Opening this weekend — after playing the Toronto International Film Festival — is director Mira Nair’s (Monsoon Wedding) adaptation of the Tim Crothers‘ book of the same name, Queen of Katwe. Scripted by William Wheeler, the film is based on the inspirational true story of Phiona Mutesi (Madina Nalwanga), a young girl from the streets of rural Uganda who, after being introduced to the game of chess, pursues a dream of becoming an international chess champion. Lupita Nyong’o plays the girl’s protective mother and David Oyelowo plays her chess teacher. For more on the film, watch the trailer and read Matt’s review.
While at TIFF I was able to land an exclusive video interview with David Oyelowo. He talked about how chess is a metaphor for life, what you need to be a grandmaster, memorable moments from filming, director Julius Onah’s God Particle, and Nash Edgerton’s upcoming movie. Check out what he had to say in the interview above and below you’ll find the official synopsis.
Here’s the official synopsis for Queen of Katwe:
“Queen of Katwe” is the colorful true story of a young girl selling corn on the streets of rural Uganda whose world rapidly changes when she is introduced to the game of chess, and, as a result of the support she receives from her family and community, is instilled with the confidence and determination she needs to pursue her dream of becoming an international chess champion. Directed by Mira Nair from a screenplay by William Wheeler based on the book by Tim Crothers, “Queen of Katwe” is produced by Lydia Dean Pilcher and John Carls with Will Weiske and Troy Buder serving as executive producers. The film stars Golden Globe nominee David Oyelowo, Oscar winner and Tony Award nominee Lupita Nyong’o and newcomer Madina Nalwanga.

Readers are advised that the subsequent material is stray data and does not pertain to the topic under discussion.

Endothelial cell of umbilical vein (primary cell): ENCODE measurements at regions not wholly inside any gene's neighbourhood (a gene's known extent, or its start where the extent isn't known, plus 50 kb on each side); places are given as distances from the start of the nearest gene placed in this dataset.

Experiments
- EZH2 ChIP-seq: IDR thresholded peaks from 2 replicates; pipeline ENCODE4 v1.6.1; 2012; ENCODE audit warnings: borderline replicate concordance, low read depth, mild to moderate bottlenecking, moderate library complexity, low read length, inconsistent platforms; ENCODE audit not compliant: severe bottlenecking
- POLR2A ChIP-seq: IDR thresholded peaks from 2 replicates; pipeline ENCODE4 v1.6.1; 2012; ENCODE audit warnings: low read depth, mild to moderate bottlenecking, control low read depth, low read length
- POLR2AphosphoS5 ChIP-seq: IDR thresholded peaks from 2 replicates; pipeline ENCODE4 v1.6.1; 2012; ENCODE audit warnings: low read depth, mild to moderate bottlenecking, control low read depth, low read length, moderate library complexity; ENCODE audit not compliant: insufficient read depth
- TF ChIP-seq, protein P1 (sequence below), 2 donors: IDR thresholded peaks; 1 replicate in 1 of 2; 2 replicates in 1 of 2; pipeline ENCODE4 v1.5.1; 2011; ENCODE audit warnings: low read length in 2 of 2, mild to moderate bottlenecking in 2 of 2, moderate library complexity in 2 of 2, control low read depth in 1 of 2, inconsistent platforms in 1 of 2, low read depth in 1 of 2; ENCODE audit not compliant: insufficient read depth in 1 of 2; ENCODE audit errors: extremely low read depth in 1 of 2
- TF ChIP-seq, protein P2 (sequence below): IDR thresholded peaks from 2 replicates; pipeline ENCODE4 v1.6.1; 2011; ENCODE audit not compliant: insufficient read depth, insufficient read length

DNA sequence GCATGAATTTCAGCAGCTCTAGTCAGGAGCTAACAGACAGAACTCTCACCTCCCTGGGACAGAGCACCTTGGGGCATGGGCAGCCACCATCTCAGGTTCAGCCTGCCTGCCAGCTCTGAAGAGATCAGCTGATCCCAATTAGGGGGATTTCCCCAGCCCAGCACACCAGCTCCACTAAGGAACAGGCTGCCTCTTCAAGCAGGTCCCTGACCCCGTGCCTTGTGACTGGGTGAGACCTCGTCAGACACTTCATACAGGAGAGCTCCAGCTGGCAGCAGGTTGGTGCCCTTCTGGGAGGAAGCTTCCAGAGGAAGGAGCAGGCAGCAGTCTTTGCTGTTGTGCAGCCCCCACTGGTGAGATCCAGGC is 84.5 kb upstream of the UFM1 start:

For 10-year-old Phiona Mutesi (Nalwanga) and her family, life in the impoverished slum of Katwe in Kampala, Uganda, is a constant struggle. Her mother, Harriet (Nyong’o), is fiercely determined to take care of her family and works tirelessly selling vegetables in the market to make sure her children are fed and have a roof over their heads. When Phiona meets Robert Katende (Oyelowo), a soccer player turned missionary who teaches local children chess, she is captivated. Chess requires a good deal of concentration, strategic thinking and risk taking, all skills which are applicable in everyday life, and Katende hopes to empower youth with the game. Phiona is impressed by the intelligence and wit the game requires and immediately shows potential. Recognizing Phiona’s natural aptitude for chess and the fighting spirit she’s inherited from her mother, Katende begins to mentor her, but Harriet is reluctant to provide any encouragement, not wanting to see her daughter disappointed. As Phiona begins to succeed in local chess competitions, Katende teaches her to read and write in order to pursue schooling. She quickly advances through the ranks in tournaments, but breaks away from her family to focus on her own life. Her mother eventually realizes that Phiona has a chance to excel and teams up with Katende to help her fulfill her extraordinary potential, escape a life of poverty and save her family.